Small Employer Payrolls Suffer from High Health Care Costs

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By: TAHP | Thursday, June 27, 2024

What’s new: Texas families and employers continue to struggle with the cost of health care, and a new analysis of small businesses shows the problem may be worse than previously understood.

By the numbers: According to data from JP Morgan Chase business accounts, 12% of payrolls went to health care costs for small employers, compared to 7% for larger businesses.

  • That’s likely why Texas small employers have ranked the cost of health care as their number 1 issue since 1986, according to the NFIB.
  • Employment overall suffers from higher costs, with a new report from the National Bureau of Economic Research showing that a 1% increase in prices driven by hospital mergers results in a .4% decline in workforce.

Why it matters: The price of health care services is driving higher spending and employers are looking for answers to control those costs. Small employers are uniquely sensitive to higher prices and 75% of small businesses that don’t offer coverage say employees would prefer pay raises over benefits.

Texas laws are worsening the problem: Small employer health plans are regulated by state laws passed at the Texas legislature, unlike large business self-funded health benefits that are exempt from state mandates. In recent legislative sessions, Texas elected officials have imposed a spree of new mandates.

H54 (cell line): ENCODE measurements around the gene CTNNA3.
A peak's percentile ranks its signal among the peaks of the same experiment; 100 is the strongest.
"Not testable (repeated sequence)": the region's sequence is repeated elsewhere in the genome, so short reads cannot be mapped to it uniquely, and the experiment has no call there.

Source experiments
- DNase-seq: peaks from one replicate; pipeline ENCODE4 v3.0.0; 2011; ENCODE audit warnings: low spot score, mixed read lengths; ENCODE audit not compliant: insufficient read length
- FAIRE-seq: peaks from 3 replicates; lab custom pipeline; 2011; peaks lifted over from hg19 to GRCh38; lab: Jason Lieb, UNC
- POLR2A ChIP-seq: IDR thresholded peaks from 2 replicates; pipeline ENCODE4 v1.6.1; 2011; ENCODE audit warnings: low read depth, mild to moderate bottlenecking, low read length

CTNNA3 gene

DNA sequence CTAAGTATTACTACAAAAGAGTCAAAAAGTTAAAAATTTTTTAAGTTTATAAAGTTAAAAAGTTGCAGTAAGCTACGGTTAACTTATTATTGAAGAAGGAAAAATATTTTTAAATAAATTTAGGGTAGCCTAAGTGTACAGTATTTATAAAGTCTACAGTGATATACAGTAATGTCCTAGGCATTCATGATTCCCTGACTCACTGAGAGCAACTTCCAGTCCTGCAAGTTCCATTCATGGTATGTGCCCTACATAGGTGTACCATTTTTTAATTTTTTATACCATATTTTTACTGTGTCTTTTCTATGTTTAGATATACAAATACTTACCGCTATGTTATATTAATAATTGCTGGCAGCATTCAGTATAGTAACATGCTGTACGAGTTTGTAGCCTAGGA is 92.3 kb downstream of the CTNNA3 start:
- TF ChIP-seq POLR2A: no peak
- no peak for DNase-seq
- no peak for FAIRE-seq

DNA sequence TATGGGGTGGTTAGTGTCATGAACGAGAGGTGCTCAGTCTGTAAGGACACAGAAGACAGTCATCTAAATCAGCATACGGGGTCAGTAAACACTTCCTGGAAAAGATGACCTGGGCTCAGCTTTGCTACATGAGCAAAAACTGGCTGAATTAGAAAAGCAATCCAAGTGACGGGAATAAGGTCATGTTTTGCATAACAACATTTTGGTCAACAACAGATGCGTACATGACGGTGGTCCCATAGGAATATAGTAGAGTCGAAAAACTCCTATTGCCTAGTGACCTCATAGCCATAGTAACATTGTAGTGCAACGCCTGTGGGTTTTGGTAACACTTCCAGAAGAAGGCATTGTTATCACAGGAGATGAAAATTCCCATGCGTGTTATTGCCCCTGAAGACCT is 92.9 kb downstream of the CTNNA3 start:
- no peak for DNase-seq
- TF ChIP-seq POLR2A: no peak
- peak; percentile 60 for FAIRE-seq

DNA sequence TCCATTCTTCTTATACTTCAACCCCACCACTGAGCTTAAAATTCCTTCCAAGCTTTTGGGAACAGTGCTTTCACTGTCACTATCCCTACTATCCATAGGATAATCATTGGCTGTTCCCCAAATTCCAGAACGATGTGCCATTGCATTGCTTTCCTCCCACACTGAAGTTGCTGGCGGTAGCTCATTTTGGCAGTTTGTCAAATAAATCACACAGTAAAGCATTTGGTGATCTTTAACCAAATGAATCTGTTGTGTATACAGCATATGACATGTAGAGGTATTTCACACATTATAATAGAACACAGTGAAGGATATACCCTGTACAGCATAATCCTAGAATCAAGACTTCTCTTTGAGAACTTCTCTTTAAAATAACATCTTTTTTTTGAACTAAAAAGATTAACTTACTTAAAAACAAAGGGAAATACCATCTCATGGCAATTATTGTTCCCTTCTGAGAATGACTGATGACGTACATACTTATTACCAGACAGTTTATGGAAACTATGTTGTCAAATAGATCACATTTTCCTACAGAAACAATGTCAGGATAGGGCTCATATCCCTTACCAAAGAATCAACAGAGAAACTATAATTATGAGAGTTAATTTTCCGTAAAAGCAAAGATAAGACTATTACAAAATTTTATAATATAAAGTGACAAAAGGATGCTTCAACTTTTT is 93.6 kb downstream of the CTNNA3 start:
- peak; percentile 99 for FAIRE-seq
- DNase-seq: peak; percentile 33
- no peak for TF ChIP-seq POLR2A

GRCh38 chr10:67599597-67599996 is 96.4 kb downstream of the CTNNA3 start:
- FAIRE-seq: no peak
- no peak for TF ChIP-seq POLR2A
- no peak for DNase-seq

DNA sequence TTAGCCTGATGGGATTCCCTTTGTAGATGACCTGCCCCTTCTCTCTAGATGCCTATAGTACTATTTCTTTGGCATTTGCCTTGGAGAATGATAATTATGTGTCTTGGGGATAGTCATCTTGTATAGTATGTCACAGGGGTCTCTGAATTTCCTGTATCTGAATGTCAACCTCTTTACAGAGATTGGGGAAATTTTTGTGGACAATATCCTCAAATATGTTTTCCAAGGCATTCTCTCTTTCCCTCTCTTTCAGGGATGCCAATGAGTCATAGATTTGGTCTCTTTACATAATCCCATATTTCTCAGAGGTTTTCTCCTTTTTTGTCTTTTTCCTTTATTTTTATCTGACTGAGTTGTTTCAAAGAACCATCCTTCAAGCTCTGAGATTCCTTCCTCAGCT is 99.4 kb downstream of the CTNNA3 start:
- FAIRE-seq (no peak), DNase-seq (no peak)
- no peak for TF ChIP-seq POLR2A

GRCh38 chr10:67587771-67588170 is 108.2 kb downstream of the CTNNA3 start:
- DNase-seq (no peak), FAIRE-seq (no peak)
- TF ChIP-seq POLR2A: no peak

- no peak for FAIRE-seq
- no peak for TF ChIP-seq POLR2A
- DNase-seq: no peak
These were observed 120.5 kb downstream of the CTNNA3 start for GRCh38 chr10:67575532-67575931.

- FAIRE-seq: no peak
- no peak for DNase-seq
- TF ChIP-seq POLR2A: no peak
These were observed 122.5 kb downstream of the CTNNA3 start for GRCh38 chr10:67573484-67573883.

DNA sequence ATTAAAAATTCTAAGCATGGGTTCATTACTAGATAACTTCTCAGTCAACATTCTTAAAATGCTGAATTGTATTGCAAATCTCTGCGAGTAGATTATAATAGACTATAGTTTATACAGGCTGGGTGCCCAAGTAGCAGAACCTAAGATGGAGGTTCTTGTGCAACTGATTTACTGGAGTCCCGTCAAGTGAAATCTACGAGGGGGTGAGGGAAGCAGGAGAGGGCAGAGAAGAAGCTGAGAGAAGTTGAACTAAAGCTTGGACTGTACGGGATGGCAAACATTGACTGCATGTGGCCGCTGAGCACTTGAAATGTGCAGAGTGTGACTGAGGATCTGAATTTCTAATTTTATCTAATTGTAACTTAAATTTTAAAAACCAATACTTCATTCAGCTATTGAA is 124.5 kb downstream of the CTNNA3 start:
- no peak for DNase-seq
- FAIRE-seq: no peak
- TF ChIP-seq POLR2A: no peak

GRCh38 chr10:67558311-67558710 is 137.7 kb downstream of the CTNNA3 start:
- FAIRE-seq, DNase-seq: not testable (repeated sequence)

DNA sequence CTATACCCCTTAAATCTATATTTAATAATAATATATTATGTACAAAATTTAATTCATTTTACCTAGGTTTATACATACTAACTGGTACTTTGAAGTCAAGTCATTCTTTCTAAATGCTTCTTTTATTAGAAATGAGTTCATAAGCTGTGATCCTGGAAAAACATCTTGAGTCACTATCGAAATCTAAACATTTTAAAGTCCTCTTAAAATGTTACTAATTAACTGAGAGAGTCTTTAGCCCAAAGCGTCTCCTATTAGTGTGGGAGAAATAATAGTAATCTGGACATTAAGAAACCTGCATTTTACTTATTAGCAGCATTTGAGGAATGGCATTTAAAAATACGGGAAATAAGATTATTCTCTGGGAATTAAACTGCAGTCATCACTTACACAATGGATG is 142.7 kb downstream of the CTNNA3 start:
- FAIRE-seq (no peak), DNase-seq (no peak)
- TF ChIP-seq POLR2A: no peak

Breaking down the mandates: Between the last two legislative sessions, legislators have imposed a stunning 23 new mandates on employer provided health insurance.

  • Texas is ranked 3rd for mandates that go beyond the Affordable Care Act, making it harder to offer affordable health benefits.
  • State laws block insurance plans that encourage patients to shop for lower priced care, reward doctors that focus on value, and share quality transparency with patients.

Texas can do better for small businesses:

  • Moratorium on Mandates: Texas needs a moratorium on mandates until a process is in place to produce an actual mandate fiscal note on private market coverage impact.
  • Upfront Cost Estimate for Mandates: 29 states have a transparent process to review the cost of mandates upfront. Texas lacks a process to estimate the cost of mandates to employers and families before imposing new regulations and requirements.
  • Modernize the Market: Employers want flexibility to offer innovative benefits that reward high value care and encourage patients to be smart shoppers. State regulations stand in the way.
  • Fight Back Against Out-of-Control Prices: Patients need a complete price picture with honest billing, shoppable info, and transparency in ownership, including private equity’s health care takeover.
  • Stop Surprise Facility Fees: Hospital system consolidation has left patients with new surprise facility fees added when doctor’s offices and medical services are bought up and billed as if they occurred at a hospital. Texas should require honest billing and put limits on abusive facility fees.
  • Address Fraud, Waste, and Abuse: As much as 10 percent of all health care expenditures are attributable to fraud, waste, and abuse, and physicians report that 30% of procedures are unnecessary.
  • Protect Employer Flexibility: Employers are leading with innovation and Texas should reject attempts to regulate self-funded (ERISA) employer health plans.

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